It's been more than 15 years since a teenage Diana Matheson made her senior debut for Canada, sent on in the 78th minute by then-coach Even Pellerud in a 1-0 loss to Norway at the 2003 Algarve Cup.
"I think Even was yelling instructions at me as I ran on the field. But I was too excited and did not hear a word," she recalled. "And then we lost the game so everyone was pretty subdued on the bus after. I can remember bring pretty happy and trying to keep that very contained as everyone else was pretty disappointed with the performance."
Now 34, the Utah Royals midfielder is four caps away from 200. Depending on squad rotation, she could reach the milestone at the CONCACAF Women's Championship, which serves as a World Cup qualifier for North and Central America and the Caribbean.
The tournament opens Thursday in Cary, N.C., where Trinidad & Tobago faces Panama and the top-ranked U.S. meets Mexico. Fifth-ranked Canada opens Friday against No. 64 Jamaica in Edinburg, Texas.
The Canadian women then play No. 88 Cuba on Monday and No. 34 Costa Rica on Oct. 11.
Matheson, who missed the 2017 NWSL season after tearing the anterior cruciate ligament in her left knee while training with Canada, is healthy and raring to go.
Matheson injured the same knee prior to the 2015 World Cup but still made the Canadian roster. She underwent surgery to repair torn cartilage in her right knee in late 2011. The recovery time was longer than expected but she made the 2012 Olympics, scoring the stoppage-time goal that beat France in the bronze-medal match.
She says the Canadian women are champing at the bit in Texas.
"I think we're just excited to play games at this point," said Matheson, a native of Oakville, Ont., who now calls Toronto home. "We've been in camp now for two weeks leading up to it. So it's kind of been our longest camp of the year since Algarve (Cup)."
The group winner will cross over to face the runner-up in the other group, meaning Canada will face Mexico if the rankings hold. The Canadians are 10-0-2 against No 24 Mexico since a 2-1 loss in 2004 that denied the Canadians a berth in the Athens Olympics.
The knockout stage, which wraps up Oct. 17, will take place in Frisco, Texas.
The top three finishers qualify automatically for the 2019 Women's World Cup in France while the fourth-place team will meet Argentina in a playoff to see who joins them.
The Canadian women have won all 12 meetings with Costa Rica, defeating the Central Americans 6-0 last time out in Toronto in June 2017. Canada is 6-0-0 against Jamaica and 1-0-0 against Cuba.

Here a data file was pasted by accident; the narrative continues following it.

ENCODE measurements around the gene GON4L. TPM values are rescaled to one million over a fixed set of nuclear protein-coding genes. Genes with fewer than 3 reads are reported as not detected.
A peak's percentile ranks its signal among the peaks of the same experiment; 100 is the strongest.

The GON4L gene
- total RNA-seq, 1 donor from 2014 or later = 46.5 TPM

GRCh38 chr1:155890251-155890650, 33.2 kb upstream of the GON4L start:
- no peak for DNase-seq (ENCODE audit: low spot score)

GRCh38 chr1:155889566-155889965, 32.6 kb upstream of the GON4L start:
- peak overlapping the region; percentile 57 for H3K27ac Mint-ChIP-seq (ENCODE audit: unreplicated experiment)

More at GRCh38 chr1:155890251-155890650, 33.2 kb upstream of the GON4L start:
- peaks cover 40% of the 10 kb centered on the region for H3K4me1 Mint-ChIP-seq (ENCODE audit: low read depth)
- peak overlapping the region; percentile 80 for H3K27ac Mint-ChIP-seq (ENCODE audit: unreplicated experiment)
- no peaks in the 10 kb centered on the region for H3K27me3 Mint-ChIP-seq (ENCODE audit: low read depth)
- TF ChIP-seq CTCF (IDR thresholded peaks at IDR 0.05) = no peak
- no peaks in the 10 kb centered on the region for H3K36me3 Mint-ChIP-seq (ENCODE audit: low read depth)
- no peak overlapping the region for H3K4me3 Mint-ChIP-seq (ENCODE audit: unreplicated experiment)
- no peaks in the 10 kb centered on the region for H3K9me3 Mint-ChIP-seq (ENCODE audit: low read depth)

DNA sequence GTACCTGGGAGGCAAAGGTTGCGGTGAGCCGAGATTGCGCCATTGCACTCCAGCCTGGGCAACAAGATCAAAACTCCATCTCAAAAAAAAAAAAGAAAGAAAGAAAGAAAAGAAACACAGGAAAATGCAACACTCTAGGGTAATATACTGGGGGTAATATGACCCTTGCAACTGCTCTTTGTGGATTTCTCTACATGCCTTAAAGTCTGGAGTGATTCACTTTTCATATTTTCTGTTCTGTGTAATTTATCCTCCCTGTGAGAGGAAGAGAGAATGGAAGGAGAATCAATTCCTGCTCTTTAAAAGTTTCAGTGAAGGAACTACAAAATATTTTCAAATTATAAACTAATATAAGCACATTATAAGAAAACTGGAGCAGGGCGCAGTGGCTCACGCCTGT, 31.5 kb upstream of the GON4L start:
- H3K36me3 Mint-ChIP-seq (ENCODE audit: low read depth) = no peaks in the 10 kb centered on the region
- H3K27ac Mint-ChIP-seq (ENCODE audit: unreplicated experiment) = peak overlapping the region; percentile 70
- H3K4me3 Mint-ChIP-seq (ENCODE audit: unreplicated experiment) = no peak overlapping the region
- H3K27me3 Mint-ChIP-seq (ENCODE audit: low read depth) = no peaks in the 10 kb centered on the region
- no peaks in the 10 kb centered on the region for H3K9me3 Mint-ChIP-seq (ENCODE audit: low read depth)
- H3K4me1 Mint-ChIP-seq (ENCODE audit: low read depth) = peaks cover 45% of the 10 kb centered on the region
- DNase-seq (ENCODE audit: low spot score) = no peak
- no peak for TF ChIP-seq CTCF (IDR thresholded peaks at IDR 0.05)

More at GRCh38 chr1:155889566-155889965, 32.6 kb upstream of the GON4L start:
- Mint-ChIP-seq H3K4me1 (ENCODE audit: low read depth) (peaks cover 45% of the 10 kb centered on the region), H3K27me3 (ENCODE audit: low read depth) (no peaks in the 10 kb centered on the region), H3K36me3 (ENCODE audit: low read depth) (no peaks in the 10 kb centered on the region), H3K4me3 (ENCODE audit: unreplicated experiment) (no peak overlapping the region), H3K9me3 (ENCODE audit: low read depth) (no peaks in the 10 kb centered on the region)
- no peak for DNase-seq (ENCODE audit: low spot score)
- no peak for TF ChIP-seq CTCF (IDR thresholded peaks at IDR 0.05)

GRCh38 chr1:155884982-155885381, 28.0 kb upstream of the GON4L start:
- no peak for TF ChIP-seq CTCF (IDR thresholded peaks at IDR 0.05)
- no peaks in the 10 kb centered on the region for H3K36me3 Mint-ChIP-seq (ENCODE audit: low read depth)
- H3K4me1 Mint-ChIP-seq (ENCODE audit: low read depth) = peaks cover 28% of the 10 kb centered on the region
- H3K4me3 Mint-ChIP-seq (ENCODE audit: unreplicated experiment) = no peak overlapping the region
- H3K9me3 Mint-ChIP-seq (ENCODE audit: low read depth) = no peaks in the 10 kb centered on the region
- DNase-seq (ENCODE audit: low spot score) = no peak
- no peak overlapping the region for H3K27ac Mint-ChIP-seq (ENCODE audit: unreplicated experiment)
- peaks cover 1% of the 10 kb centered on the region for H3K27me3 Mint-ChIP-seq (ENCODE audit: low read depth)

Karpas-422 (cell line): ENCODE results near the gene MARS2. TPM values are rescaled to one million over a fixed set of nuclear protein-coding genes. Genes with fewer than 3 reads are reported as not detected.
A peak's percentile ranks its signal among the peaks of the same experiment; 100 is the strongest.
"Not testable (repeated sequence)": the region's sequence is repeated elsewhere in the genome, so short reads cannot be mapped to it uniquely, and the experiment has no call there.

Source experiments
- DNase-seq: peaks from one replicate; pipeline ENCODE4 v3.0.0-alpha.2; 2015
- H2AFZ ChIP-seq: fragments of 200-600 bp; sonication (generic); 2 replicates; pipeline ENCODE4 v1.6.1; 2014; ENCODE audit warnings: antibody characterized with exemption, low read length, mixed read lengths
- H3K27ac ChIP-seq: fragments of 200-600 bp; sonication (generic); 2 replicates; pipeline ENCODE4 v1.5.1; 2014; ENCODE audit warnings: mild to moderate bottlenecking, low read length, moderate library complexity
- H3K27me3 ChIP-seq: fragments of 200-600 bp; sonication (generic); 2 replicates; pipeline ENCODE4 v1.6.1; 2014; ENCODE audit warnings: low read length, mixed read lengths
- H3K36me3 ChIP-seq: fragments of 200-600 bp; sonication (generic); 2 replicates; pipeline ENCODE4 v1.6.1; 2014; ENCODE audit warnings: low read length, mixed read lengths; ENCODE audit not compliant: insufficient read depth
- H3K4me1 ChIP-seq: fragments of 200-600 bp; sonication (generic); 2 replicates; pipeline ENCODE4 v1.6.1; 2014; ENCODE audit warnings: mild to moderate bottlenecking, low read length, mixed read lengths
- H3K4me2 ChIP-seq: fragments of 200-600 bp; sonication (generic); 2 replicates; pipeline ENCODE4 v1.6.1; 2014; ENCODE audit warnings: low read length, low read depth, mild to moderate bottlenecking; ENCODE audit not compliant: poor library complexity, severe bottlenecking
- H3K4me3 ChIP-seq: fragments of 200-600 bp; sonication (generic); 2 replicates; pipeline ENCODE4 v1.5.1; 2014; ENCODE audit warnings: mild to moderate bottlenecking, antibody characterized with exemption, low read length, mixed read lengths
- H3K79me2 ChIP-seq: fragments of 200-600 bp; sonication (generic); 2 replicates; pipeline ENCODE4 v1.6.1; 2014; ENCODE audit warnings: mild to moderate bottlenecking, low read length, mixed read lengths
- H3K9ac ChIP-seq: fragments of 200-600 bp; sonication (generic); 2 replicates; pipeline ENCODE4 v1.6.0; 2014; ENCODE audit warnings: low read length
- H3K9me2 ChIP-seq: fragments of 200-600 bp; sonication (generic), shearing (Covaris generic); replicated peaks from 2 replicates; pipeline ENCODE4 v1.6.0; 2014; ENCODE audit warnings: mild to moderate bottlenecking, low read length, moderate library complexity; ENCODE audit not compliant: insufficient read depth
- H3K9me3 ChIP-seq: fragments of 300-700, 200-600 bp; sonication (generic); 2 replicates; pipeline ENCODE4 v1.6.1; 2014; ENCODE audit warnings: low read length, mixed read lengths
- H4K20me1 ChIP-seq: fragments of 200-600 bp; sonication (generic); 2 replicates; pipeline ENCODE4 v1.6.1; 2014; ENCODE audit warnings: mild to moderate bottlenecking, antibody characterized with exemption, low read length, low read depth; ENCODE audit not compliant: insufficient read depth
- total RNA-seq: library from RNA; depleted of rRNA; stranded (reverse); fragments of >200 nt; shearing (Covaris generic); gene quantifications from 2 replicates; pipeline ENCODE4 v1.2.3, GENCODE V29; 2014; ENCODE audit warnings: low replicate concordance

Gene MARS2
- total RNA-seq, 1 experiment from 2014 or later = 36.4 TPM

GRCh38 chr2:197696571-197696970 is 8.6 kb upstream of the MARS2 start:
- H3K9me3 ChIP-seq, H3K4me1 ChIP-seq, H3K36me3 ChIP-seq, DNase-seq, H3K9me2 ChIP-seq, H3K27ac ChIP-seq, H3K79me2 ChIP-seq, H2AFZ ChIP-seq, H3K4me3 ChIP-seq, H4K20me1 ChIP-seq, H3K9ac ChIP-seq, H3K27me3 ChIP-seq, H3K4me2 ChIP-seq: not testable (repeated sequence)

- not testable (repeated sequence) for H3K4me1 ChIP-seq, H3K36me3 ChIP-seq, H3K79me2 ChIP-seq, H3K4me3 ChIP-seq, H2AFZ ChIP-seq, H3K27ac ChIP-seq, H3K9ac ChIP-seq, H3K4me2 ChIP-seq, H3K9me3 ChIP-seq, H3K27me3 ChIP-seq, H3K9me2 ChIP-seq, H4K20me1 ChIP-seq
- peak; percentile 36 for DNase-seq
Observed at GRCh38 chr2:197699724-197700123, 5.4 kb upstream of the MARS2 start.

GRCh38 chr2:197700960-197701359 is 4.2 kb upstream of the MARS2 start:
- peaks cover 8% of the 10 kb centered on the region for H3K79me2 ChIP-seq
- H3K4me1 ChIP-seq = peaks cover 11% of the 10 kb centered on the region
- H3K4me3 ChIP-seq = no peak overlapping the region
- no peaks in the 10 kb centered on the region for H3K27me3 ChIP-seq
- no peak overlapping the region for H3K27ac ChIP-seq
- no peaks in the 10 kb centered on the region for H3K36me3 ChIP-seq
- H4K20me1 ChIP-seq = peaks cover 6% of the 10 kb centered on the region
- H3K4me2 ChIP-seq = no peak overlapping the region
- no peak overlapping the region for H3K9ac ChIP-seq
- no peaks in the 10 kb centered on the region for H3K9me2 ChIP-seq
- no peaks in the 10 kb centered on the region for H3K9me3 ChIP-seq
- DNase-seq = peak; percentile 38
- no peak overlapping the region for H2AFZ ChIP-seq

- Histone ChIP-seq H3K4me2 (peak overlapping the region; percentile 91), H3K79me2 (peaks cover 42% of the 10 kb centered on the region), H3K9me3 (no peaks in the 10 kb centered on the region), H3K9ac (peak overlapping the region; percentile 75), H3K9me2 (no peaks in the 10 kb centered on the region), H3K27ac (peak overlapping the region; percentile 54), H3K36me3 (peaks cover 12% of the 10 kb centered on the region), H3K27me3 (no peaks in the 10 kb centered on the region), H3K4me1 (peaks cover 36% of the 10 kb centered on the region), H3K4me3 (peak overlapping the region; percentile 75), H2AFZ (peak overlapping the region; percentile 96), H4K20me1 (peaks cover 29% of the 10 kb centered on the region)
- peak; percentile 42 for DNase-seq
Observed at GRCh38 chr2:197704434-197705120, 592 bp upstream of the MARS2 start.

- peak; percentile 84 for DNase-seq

Canada has outscored those three teams 90-6.
"We know it's a reality, where these teams are in the rankings and that they're teams we should beat — we should beat by a few goals," said Matheson. "And we approach the game like that. We always have internal goals we want to reach. Sometimes scoreline, sometimes just performance."
And Matheson says while teams in the region continue to improve, they can be mystery packages.
"We don't always know what these teams are going to bring," she added. "We don't know them as well. But we know we need to do things to control the tempo and control possession more against these teams than other teams."
Canada is without midfielder Desiree Scott, a 135-cap veteran who suffered a foot injury in training, and defender Shannon Woeller, who broke her arm on the eve of the Sept. 2 friendly win over Brazil in Ottawa.
A late change saw goalkeeper Kailen Sheridan replacing the injured Erin McLeod.
Coach Kenneth Heiner-Moller's roster includes teenagers Jordyn Huitema (17), Emma Regan and Julia Grosso (both 18) and Gabrielle Carle and Deanne Rose (both 19). Carle, as an alternate, and Rose were members of Canada's 2016 Olympic bronze medallist squad and already have 42 caps between them.
With 269 caps, captain Christine Sinclair is one of four centurions along with Matheson (196), Sophie Schmidt (172) and Erin McLeod (116).
With 173 international goals, Sinclair is second only to retired American Abby Wambach, who scored 184. Sinclair, who wears No. 12, needs an even dozen more to set the world record for most international goals.
The Americans have won the regional championship seven times, with Canada emerging victorious twice (1998 and 2010).
Canada outscored its opposition 24-3 in finishing runner-up to the U.S. at the most recent CONCACAF women's tournament in 2016, which served as an Olympic qualifier. The Canadians outscored their opposition 21-0 in preliminary-round play.
Goalkeepers: Stephanie Labbe, Stony Plain, Alta., Lejonflocken Linkoping (Sweden); Kailen Sheridan, Whitby, Ont., Sky Blue FC (NWSL).
Defenders: Lindsay Agnew, Kingston, Ont., Houston Dash (NWSL); Allysha Chapman, Courtice, Ont., Houston Dash (NWSL); Ashley Lawrence, Caledon, Ont., Paris Saint-Germain (France); Emma Regan, Burnaby, B.C., University of Texas (NCAA); Kadeisha Buchanan, Brampton, Ont, Olympique Lyonnais (France); Shelina Zadorsky, London, Ont., Orlando Pride (NWSL).
Defender-Midfielder: Rebecca Quinn, Toronto, Washington Spirit (NWSL).
Midfielders: Jessie Fleming, London, Ont., UCLA (NCAA); Julia Grosso, Vancouver, University of Texas (NCAA); Diana Matheson, Oakville, Ont., Utah Royals FC (NWSL); Sophie Schmidt, Abbotsford, B.C., unattached; Gabrielle Carle, Levis, Que., Florida State University (NCAA).
Forwards: Jordyn Huitema, Chilliwack, B.C., Vancouver Whitecaps FC Girls Elite; Adriana Leon, King City, Ont., Seattle Reign FC (NWSL); Nichelle Prince, Ajax, Ont., Houston Dash (NWSL); Deanne Rose, Alliston, Ont., University of Florida Gators (NCAA); Christine Sinclair (capt.), Burnaby, B.C., Portland Thorns (NWSL); Janine Beckie, Highlands Ranch, Colo., Manchester City (England).
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Neil Davidson, The Canadian Press